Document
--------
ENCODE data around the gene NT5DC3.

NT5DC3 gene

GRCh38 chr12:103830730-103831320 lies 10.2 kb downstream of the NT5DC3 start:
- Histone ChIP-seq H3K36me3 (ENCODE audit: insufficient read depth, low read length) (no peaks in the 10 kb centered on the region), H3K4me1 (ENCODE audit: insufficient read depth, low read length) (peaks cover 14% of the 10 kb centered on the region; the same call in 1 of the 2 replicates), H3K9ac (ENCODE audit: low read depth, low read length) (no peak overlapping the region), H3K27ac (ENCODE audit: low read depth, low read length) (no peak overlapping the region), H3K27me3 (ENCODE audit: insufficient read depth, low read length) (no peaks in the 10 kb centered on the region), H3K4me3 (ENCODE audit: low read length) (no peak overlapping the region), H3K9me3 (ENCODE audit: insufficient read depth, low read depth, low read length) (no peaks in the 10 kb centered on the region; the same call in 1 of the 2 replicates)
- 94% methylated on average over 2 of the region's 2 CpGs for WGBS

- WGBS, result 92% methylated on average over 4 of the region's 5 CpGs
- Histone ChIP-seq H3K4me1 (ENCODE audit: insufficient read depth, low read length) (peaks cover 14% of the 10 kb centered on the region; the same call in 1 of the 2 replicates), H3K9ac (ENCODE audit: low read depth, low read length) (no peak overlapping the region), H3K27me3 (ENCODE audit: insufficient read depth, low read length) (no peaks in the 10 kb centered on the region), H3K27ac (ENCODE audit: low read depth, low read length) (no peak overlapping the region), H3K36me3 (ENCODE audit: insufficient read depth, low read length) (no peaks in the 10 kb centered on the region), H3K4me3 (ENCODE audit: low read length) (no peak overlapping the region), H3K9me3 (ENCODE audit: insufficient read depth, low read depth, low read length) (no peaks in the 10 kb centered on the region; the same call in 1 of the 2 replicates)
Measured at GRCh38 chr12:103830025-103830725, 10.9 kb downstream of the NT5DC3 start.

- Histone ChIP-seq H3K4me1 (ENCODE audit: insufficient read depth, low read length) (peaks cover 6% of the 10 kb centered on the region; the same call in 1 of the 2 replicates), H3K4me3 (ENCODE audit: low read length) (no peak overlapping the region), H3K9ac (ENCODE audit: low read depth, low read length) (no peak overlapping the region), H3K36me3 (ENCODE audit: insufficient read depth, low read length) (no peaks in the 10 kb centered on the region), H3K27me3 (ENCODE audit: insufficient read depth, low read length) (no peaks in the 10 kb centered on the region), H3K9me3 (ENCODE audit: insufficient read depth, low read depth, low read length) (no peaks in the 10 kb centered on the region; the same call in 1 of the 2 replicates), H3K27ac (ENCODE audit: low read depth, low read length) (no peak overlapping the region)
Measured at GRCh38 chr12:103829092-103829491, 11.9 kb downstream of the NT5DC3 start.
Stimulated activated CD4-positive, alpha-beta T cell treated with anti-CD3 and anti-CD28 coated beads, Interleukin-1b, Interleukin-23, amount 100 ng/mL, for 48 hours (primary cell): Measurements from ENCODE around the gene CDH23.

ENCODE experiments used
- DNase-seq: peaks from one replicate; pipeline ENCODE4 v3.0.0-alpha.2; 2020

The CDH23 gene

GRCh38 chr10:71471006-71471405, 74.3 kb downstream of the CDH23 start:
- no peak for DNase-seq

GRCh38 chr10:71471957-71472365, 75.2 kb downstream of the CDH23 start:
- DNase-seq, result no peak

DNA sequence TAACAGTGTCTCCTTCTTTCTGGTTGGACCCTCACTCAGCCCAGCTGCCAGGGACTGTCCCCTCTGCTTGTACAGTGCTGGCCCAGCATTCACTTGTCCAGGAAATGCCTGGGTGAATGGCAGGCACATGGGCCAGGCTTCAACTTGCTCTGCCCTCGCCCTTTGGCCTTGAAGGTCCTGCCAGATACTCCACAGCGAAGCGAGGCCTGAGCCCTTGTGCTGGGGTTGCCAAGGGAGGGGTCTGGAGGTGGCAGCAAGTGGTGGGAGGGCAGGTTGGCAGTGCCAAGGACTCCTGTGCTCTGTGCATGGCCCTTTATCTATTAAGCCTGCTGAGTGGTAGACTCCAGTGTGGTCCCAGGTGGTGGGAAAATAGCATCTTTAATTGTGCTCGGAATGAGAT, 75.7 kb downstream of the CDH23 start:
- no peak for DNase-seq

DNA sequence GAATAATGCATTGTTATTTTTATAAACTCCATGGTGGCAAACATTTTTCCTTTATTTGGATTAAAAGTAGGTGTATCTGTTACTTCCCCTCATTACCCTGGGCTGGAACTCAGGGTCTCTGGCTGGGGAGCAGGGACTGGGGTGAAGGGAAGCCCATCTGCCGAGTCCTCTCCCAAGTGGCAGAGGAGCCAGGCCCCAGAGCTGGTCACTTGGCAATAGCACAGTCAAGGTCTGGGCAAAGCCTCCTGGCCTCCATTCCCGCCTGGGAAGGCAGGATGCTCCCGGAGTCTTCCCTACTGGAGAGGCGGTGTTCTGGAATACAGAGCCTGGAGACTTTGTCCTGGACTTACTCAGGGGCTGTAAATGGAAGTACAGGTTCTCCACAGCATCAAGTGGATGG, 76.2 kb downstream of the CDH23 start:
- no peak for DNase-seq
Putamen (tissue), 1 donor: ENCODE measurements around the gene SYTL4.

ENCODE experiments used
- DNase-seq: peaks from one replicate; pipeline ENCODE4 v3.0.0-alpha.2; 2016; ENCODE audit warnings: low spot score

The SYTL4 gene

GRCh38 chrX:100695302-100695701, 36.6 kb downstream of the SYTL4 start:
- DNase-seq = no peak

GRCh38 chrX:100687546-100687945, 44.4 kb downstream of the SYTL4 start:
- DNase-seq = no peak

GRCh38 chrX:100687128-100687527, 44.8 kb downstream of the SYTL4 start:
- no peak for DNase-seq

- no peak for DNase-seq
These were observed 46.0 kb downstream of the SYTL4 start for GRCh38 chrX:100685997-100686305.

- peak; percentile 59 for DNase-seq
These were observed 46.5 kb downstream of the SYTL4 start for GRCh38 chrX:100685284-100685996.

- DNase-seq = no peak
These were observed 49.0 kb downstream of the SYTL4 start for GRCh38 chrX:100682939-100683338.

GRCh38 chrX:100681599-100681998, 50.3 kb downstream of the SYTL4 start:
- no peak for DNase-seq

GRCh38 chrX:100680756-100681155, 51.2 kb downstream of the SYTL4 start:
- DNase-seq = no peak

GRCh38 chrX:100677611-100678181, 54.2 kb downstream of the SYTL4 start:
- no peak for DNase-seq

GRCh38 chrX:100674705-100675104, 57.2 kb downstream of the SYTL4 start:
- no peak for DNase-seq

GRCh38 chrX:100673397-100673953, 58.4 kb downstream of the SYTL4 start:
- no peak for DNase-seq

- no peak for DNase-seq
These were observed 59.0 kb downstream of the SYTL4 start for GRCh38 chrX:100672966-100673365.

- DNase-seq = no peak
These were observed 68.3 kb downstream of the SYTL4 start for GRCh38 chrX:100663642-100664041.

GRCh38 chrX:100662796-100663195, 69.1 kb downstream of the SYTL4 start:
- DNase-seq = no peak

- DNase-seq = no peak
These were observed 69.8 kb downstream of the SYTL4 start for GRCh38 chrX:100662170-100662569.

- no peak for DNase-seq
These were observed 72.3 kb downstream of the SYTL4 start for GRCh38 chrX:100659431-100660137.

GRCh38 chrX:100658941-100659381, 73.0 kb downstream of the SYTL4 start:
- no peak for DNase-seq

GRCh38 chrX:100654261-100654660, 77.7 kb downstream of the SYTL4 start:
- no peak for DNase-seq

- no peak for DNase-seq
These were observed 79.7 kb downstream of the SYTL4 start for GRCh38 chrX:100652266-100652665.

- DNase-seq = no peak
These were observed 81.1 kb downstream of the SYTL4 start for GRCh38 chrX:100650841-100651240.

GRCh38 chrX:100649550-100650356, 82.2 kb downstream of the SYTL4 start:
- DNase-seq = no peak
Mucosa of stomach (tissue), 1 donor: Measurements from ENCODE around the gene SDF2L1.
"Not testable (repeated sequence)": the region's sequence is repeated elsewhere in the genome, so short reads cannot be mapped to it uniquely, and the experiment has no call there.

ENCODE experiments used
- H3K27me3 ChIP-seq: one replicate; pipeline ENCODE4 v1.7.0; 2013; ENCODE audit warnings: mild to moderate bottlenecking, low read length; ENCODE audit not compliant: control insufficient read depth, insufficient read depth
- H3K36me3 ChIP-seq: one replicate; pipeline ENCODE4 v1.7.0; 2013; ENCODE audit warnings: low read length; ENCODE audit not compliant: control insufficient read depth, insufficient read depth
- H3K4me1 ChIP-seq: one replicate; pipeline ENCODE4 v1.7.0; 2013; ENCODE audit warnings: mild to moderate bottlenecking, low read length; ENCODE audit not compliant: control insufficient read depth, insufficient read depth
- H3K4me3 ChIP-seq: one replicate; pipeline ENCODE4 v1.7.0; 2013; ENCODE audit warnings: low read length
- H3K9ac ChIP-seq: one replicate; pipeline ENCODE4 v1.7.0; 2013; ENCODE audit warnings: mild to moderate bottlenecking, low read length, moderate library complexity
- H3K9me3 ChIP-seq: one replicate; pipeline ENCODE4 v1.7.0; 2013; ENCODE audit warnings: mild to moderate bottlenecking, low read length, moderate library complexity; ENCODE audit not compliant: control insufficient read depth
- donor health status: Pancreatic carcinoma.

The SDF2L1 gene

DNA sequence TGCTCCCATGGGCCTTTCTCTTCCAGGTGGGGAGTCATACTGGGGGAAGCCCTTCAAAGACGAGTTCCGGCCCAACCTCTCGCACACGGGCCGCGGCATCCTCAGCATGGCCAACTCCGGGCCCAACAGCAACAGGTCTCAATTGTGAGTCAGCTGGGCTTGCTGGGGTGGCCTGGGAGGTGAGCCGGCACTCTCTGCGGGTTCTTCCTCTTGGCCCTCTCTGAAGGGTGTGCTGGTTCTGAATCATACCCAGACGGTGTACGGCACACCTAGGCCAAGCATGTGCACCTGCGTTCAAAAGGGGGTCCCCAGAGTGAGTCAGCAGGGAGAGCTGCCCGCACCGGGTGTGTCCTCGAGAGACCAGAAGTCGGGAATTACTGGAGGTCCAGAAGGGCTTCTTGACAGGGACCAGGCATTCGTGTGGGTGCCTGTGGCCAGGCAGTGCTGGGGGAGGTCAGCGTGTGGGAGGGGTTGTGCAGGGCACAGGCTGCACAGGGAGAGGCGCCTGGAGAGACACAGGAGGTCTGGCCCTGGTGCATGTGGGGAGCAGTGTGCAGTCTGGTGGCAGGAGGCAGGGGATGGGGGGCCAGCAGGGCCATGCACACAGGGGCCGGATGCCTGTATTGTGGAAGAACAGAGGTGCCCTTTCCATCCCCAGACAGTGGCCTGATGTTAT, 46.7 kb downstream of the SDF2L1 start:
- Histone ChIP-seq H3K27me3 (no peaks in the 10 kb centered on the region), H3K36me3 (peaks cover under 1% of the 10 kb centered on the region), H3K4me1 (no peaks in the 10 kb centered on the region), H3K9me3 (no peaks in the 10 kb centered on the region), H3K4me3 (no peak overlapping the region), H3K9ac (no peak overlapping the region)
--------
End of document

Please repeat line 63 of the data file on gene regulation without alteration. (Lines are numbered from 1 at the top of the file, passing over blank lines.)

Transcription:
- no peak for DNase-seq